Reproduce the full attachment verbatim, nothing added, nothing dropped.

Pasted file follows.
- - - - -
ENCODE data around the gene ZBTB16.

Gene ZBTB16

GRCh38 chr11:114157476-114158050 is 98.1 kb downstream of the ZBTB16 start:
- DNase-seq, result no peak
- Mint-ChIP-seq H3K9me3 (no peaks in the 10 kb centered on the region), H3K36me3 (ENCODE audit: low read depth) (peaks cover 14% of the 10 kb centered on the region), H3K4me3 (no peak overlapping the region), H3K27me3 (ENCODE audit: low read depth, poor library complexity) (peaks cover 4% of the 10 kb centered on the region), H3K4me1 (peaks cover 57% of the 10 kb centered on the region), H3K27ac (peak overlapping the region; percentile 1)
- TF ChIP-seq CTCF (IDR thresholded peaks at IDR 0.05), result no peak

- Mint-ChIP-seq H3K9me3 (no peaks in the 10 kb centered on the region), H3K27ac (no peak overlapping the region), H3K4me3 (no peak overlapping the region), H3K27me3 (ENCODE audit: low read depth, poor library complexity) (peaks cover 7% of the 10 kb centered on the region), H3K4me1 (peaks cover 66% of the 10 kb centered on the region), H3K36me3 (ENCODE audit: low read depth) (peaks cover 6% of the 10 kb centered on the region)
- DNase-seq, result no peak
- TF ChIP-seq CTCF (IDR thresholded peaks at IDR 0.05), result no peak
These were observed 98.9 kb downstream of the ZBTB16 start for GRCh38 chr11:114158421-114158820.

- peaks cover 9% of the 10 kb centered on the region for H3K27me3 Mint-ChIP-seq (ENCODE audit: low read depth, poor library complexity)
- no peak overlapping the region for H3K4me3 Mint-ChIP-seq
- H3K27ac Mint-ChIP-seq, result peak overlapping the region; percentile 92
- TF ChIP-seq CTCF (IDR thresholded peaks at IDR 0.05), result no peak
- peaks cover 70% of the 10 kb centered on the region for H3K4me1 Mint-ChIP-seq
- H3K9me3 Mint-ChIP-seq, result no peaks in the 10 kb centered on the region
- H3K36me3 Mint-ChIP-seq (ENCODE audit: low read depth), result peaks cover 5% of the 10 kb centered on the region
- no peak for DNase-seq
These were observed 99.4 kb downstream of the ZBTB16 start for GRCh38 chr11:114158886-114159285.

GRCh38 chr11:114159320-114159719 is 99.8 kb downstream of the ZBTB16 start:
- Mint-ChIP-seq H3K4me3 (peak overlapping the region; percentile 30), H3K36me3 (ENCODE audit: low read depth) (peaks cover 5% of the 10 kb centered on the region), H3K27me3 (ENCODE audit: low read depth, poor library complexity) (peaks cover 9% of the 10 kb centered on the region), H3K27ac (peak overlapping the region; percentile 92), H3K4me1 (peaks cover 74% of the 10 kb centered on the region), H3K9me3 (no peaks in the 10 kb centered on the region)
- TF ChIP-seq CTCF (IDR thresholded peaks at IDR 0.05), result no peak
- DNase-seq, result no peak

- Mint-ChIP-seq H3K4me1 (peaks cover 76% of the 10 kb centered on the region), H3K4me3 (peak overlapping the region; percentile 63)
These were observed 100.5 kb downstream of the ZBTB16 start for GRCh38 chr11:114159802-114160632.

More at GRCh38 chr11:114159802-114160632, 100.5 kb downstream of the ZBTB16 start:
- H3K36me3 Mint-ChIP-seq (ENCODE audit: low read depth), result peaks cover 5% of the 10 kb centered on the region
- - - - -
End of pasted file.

ENCODE data around the gene ZBTB16.

Gene ZBTB16

GRCh38 chr11:114157476-114158050 is 98.1 kb downstream of the ZBTB16 start:
- DNase-seq, result no peak
- Mint-ChIP-seq H3K9me3 (no peaks in the 10 kb centered on the region), H3K36me3 (ENCODE audit: low read depth) (peaks cover 14% of the 10 kb centered on the region), H3K4me3 (no peak overlapping the region), H3K27me3 (ENCODE audit: low read depth, poor library complexity) (peaks cover 4% of the 10 kb centered on the region), H3K4me1 (peaks cover 57% of the 10 kb centered on the region), H3K27ac (peak overlapping the region; percentile 1)
- TF ChIP-seq CTCF (IDR thresholded peaks at IDR 0.05), result no peak

- Mint-ChIP-seq H3K9me3 (no peaks in the 10 kb centered on the region), H3K27ac (no peak overlapping the region), H3K4me3 (no peak overlapping the region), H3K27me3 (ENCODE audit: low read depth, poor library complexity) (peaks cover 7% of the 10 kb centered on the region), H3K4me1 (peaks cover 66% of the 10 kb centered on the region), H3K36me3 (ENCODE audit: low read depth) (peaks cover 6% of the 10 kb centered on the region)
- DNase-seq, result no peak
- TF ChIP-seq CTCF (IDR thresholded peaks at IDR 0.05), result no peak
These were observed 98.9 kb downstream of the ZBTB16 start for GRCh38 chr11:114158421-114158820.

- peaks cover 9% of the 10 kb centered on the region for H3K27me3 Mint-ChIP-seq (ENCODE audit: low read depth, poor library complexity)
- no peak overlapping the region for H3K4me3 Mint-ChIP-seq
- H3K27ac Mint-ChIP-seq, result peak overlapping the region; percentile 92
- TF ChIP-seq CTCF (IDR thresholded peaks at IDR 0.05), result no peak
- peaks cover 70% of the 10 kb centered on the region for H3K4me1 Mint-ChIP-seq
- H3K9me3 Mint-ChIP-seq, result no peaks in the 10 kb centered on the region
- H3K36me3 Mint-ChIP-seq (ENCODE audit: low read depth), result peaks cover 5% of the 10 kb centered on the region
- no peak for DNase-seq
These were observed 99.4 kb downstream of the ZBTB16 start for GRCh38 chr11:114158886-114159285.

GRCh38 chr11:114159320-114159719 is 99.8 kb downstream of the ZBTB16 start:
- Mint-ChIP-seq H3K4me3 (peak overlapping the region; percentile 30), H3K36me3 (ENCODE audit: low read depth) (peaks cover 5% of the 10 kb centered on the region), H3K27me3 (ENCODE audit: low read depth, poor library complexity) (peaks cover 9% of the 10 kb centered on the region), H3K27ac (peak overlapping the region; percentile 92), H3K4me1 (peaks cover 74% of the 10 kb centered on the region), H3K9me3 (no peaks in the 10 kb centered on the region)
- TF ChIP-seq CTCF (IDR thresholded peaks at IDR 0.05), result no peak
- DNase-seq, result no peak

- Mint-ChIP-seq H3K4me1 (peaks cover 76% of the 10 kb centered on the region), H3K4me3 (peak overlapping the region; percentile 63)
These were observed 100.5 kb downstream of the ZBTB16 start for GRCh38 chr11:114159802-114160632.

More at GRCh38 chr11:114159802-114160632, 100.5 kb downstream of the ZBTB16 start:
- H3K36me3 Mint-ChIP-seq (ENCODE audit: low read depth), result peaks cover 5% of the 10 kb centered on the region